performed by Rauch et al. that suspension syndrome likely results from venous pooling in the lower extremities due to lack of movement. This pathology can be quickly and easily reversed either by movement of the legs by the patient, or by placing the patient in a horizontal position. While the incidence of suspension syndrome contributing to morbidity and mortality in incidents in the vertical environment is not known, it is likely that long periods of suspension without intervention lead to negative outcomes.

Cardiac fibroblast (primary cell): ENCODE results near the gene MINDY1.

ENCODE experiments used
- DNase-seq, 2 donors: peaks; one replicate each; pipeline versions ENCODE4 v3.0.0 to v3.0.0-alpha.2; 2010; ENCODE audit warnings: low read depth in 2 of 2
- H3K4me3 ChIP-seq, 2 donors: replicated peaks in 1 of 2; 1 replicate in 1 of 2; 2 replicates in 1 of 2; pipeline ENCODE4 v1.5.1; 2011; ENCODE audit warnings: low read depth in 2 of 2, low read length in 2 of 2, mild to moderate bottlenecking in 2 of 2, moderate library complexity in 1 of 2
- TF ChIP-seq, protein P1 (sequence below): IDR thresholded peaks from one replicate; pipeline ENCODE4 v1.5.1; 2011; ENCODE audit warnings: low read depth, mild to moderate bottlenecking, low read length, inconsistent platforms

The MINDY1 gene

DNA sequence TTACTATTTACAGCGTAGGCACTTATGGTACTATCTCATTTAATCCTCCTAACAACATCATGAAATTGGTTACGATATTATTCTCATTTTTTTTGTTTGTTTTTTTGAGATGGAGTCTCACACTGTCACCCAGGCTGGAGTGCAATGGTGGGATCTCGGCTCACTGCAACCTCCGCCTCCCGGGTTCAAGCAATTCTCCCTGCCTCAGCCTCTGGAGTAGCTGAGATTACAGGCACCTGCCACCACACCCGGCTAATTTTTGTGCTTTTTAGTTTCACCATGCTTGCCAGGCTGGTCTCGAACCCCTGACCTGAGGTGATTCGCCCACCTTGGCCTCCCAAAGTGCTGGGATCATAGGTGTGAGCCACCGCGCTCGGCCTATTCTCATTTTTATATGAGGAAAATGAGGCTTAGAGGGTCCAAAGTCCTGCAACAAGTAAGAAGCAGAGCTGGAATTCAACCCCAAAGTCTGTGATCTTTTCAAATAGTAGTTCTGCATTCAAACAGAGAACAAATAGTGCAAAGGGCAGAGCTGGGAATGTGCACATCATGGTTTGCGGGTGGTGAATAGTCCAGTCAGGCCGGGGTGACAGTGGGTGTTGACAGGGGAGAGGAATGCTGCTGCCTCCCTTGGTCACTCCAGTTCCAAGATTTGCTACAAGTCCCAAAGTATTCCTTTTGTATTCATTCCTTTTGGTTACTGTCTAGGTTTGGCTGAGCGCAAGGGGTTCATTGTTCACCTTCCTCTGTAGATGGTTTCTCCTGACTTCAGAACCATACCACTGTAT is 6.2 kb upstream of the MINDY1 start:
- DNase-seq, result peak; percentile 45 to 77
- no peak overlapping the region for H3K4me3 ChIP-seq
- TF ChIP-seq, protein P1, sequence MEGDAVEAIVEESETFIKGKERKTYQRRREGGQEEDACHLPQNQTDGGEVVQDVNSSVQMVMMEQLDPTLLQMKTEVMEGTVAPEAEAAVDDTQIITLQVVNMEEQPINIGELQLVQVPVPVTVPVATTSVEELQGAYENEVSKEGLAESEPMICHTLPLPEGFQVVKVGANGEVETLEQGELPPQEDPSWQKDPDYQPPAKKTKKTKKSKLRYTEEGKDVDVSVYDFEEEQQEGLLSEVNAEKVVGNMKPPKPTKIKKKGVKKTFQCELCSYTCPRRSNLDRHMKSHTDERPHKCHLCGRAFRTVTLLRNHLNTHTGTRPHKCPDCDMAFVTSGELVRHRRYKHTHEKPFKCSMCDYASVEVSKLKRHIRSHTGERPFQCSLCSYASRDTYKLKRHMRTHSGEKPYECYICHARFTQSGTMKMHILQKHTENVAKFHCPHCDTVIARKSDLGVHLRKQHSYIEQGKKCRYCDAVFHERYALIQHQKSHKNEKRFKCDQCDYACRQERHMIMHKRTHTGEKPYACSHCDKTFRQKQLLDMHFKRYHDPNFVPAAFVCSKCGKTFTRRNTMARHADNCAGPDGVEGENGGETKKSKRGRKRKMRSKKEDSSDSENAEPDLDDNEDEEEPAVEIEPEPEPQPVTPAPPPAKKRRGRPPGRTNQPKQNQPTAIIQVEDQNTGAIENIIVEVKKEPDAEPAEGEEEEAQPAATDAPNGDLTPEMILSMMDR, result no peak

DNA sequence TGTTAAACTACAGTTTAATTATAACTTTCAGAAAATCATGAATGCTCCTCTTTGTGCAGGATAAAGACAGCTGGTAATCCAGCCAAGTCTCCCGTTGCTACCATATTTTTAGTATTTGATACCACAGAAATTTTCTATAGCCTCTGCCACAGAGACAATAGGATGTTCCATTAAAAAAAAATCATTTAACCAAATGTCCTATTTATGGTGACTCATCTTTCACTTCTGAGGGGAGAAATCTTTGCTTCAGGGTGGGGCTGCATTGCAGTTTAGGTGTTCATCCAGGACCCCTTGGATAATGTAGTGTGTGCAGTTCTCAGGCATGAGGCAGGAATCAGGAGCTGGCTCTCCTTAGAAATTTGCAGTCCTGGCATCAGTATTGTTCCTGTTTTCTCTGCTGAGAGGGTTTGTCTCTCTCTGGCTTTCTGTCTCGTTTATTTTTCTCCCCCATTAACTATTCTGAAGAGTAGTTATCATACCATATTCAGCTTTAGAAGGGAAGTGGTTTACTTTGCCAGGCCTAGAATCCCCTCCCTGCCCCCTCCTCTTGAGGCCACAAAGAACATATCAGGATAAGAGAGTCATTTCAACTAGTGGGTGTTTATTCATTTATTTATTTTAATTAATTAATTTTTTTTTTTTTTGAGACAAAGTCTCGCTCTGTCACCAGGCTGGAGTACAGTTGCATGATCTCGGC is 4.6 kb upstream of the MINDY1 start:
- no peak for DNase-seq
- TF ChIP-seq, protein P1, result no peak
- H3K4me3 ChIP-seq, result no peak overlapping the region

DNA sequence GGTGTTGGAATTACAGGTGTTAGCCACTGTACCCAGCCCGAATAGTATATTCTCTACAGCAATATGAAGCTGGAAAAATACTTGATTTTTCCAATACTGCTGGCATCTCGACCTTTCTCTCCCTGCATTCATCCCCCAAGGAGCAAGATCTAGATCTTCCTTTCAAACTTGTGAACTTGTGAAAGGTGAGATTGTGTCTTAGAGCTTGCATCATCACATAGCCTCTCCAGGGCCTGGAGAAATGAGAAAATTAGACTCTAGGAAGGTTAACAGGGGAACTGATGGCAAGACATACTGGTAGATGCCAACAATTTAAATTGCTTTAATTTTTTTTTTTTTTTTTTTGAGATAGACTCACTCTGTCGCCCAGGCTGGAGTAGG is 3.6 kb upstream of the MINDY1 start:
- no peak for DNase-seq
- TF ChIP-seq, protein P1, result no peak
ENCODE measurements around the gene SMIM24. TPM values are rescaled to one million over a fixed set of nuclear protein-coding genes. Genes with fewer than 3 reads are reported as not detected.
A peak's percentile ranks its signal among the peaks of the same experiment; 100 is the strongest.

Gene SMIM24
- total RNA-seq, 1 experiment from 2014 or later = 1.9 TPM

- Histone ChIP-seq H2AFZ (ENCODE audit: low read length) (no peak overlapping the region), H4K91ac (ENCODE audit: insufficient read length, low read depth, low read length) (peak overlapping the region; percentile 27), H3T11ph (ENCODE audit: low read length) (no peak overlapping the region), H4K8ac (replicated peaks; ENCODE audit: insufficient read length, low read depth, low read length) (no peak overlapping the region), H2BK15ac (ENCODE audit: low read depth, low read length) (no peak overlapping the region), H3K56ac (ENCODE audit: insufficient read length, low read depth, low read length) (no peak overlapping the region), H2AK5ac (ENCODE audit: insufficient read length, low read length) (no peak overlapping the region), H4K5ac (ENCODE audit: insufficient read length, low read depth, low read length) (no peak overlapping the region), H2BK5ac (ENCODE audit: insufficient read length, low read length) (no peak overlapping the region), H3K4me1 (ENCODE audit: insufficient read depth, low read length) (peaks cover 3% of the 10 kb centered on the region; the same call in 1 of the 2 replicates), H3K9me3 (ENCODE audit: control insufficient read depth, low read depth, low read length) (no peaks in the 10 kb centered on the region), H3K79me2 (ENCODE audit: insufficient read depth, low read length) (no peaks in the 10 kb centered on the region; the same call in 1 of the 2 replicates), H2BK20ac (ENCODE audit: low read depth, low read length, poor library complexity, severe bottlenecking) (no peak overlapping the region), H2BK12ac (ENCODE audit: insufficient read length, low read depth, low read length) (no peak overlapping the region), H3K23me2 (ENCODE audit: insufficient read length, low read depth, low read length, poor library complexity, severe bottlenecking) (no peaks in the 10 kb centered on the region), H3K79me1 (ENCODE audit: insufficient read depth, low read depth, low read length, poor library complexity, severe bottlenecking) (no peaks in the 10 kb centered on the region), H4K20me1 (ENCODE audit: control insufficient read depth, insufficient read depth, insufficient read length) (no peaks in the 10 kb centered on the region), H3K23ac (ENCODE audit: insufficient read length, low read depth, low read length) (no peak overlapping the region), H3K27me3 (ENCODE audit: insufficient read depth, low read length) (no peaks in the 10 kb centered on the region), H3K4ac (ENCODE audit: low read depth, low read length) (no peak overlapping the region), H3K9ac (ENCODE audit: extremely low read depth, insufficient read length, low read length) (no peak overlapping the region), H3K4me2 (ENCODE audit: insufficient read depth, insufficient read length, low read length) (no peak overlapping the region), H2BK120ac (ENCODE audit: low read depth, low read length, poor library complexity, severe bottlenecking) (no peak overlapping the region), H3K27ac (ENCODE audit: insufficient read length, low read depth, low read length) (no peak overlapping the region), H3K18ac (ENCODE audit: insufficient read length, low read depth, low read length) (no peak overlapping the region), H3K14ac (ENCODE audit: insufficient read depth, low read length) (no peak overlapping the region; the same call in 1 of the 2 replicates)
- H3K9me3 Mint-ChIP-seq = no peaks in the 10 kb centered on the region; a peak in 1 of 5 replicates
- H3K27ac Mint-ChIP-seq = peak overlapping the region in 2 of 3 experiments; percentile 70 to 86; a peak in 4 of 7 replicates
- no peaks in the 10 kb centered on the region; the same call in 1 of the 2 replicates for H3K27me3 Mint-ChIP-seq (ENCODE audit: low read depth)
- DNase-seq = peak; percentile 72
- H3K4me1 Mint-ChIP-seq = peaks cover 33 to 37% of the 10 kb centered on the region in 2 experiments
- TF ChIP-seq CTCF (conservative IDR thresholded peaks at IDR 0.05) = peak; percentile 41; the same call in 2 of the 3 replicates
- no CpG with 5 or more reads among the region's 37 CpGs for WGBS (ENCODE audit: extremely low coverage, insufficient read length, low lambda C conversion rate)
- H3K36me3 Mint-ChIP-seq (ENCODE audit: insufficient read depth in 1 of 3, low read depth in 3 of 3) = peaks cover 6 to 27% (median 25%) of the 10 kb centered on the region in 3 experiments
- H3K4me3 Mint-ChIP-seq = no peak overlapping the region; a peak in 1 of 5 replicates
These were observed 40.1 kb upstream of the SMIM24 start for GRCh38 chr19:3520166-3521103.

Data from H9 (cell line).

Putting it all together, while we don’t have any double-blind placebo controlled trials to evaluate the efficacy of mid-face litter scoops, we can now point to a chorus of suggestive data that supports the idea that rescues in the vertical environment should be conducted promptly and efficiently, and that initial interventions likely require no more than a single rescuer to improve the situation. Getting patients out of a suspended position, and into a location where greater care can be provided should be the goal, and should not be overly hampered by concerns around worsening a known or suspected spinal injury. Evidence-based medicine has driven our recent paradigm shifts regarding spinal injury and suspension syndrome. While scientific studies evaluating specific rescue techniques are and will likely continue to be hard to conduct or to analyze, we can nonetheless look towards the kind of consensus generated when we evaluate data from multiple related fields to inform our practices.